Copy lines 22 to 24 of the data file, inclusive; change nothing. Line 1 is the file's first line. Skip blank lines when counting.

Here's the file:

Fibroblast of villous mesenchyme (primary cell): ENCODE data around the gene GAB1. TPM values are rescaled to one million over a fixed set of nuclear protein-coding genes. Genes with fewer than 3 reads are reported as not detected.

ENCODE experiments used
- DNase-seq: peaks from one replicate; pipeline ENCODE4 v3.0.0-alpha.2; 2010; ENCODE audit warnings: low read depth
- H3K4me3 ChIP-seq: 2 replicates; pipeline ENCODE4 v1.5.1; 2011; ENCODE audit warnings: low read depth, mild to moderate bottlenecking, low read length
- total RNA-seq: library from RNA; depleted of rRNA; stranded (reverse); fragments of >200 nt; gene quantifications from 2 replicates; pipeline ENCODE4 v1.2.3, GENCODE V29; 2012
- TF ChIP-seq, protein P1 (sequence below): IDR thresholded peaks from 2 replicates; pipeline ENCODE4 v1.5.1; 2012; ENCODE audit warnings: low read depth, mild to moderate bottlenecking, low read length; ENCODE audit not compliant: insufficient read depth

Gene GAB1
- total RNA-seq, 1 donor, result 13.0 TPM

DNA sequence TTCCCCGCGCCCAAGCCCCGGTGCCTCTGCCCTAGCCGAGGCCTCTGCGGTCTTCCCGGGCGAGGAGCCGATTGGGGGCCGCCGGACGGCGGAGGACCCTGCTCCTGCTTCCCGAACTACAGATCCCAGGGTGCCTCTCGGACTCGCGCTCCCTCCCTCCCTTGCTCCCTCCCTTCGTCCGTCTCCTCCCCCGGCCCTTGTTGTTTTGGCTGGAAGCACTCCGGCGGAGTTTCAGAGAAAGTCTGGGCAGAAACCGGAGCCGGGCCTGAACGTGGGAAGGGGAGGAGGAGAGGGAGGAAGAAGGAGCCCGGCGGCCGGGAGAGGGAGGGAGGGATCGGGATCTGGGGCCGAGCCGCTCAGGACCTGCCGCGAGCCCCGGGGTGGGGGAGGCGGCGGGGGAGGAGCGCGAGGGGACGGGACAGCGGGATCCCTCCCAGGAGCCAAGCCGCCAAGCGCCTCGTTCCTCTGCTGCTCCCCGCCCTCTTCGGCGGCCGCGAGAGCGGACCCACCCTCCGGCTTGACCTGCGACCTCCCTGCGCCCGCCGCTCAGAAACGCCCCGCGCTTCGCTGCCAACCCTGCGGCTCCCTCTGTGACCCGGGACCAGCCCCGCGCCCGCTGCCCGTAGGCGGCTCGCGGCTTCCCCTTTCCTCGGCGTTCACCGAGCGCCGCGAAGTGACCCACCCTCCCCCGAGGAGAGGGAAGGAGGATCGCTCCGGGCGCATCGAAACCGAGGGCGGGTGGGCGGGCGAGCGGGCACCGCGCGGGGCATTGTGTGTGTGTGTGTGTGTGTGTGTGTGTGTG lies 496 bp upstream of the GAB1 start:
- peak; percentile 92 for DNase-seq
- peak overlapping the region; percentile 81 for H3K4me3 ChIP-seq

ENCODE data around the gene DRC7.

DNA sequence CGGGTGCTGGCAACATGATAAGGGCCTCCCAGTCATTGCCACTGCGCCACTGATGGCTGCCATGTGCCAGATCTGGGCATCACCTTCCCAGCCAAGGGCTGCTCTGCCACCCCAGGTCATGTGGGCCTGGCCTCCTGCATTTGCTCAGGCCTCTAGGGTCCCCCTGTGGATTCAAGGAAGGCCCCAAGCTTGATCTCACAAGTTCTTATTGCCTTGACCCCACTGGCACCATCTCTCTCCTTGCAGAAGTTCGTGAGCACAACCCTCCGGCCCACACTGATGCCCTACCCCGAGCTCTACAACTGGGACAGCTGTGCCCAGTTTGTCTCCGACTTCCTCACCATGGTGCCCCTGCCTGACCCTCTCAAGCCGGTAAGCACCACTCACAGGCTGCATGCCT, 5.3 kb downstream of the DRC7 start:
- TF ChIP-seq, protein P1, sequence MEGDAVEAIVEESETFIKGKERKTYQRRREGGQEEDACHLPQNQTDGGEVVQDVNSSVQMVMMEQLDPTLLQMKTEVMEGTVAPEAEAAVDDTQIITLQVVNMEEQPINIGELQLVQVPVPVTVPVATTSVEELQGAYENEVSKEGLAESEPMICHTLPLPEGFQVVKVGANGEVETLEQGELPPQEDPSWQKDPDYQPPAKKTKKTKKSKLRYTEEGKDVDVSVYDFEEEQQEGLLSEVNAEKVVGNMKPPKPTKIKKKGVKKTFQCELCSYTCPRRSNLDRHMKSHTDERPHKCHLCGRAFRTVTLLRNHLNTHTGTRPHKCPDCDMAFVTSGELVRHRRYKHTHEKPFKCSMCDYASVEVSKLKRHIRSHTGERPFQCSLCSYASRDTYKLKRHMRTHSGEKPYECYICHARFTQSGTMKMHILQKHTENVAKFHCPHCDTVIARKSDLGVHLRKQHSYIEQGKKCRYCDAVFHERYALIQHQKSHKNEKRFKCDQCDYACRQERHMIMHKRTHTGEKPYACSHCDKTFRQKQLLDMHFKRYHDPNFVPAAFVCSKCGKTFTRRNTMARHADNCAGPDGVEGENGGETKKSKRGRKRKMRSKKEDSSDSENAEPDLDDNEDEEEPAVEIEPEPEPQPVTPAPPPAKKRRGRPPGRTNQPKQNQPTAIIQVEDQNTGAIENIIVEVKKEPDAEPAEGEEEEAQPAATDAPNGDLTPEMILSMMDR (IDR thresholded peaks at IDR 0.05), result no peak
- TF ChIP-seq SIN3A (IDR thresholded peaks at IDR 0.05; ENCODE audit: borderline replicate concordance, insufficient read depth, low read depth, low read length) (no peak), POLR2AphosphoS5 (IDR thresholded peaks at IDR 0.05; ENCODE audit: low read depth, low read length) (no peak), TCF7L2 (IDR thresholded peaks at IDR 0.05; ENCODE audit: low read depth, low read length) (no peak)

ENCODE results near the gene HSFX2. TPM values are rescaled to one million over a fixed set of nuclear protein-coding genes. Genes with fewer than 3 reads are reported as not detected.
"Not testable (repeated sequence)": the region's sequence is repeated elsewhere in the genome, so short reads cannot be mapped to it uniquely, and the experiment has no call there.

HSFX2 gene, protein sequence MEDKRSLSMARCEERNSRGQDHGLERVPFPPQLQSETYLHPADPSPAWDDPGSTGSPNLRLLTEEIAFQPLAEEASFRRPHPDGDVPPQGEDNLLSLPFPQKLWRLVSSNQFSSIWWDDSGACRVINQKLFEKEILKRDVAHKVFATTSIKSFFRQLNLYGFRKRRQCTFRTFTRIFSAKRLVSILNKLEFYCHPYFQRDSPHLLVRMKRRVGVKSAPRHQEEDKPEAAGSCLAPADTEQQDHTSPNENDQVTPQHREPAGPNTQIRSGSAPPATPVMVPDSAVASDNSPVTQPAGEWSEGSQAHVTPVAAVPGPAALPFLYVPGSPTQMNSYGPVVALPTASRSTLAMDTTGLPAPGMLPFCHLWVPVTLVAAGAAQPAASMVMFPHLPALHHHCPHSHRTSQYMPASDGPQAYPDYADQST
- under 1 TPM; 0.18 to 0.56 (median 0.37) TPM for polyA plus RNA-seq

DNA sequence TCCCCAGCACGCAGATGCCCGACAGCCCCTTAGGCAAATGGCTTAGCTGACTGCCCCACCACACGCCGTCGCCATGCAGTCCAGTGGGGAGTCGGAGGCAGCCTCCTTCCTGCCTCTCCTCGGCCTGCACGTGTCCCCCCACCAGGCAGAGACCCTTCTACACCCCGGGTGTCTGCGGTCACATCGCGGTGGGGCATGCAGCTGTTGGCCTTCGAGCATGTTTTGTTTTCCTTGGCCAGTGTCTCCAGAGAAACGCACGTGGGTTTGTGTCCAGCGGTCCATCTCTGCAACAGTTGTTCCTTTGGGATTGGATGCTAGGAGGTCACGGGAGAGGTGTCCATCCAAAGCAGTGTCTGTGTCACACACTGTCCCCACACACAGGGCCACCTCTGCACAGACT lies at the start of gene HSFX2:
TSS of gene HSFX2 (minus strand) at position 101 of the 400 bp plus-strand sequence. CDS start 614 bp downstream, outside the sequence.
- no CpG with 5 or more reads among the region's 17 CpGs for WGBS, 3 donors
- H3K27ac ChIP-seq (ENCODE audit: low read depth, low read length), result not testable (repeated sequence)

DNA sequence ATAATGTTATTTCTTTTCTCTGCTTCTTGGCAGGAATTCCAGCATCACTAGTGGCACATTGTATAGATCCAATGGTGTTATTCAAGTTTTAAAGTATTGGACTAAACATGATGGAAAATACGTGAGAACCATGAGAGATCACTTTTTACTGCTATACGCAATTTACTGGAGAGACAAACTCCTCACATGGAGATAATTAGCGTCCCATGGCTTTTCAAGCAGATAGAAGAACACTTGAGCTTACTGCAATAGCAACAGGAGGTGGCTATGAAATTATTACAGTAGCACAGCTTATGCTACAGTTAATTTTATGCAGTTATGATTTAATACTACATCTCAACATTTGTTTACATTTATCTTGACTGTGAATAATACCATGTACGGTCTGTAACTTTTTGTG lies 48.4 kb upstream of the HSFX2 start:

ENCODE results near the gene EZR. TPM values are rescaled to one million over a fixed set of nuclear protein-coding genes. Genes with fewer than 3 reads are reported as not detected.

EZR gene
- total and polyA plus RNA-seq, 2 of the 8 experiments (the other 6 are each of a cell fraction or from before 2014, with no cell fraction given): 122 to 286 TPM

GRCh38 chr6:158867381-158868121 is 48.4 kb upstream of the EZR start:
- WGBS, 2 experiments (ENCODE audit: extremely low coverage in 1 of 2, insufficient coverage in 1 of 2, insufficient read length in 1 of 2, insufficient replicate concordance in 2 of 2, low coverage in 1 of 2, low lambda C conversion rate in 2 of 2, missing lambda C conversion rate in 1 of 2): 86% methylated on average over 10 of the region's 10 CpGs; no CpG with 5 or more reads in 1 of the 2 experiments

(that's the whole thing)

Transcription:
- no CpG with 5 or more reads among the region's 17 CpGs for WGBS, 3 donors
- H3K27ac ChIP-seq (ENCODE audit: low read depth, low read length), result not testable (repeated sequence)

DNA sequence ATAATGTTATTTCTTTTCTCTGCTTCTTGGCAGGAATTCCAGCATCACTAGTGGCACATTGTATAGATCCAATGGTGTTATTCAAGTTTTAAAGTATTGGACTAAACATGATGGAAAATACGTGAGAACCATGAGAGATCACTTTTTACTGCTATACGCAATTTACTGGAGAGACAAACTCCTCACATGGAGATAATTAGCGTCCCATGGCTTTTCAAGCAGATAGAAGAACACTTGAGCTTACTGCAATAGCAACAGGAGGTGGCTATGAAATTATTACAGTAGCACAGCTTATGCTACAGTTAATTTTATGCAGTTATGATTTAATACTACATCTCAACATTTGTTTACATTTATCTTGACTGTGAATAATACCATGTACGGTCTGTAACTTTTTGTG lies 48.4 kb upstream of the HSFX2 start: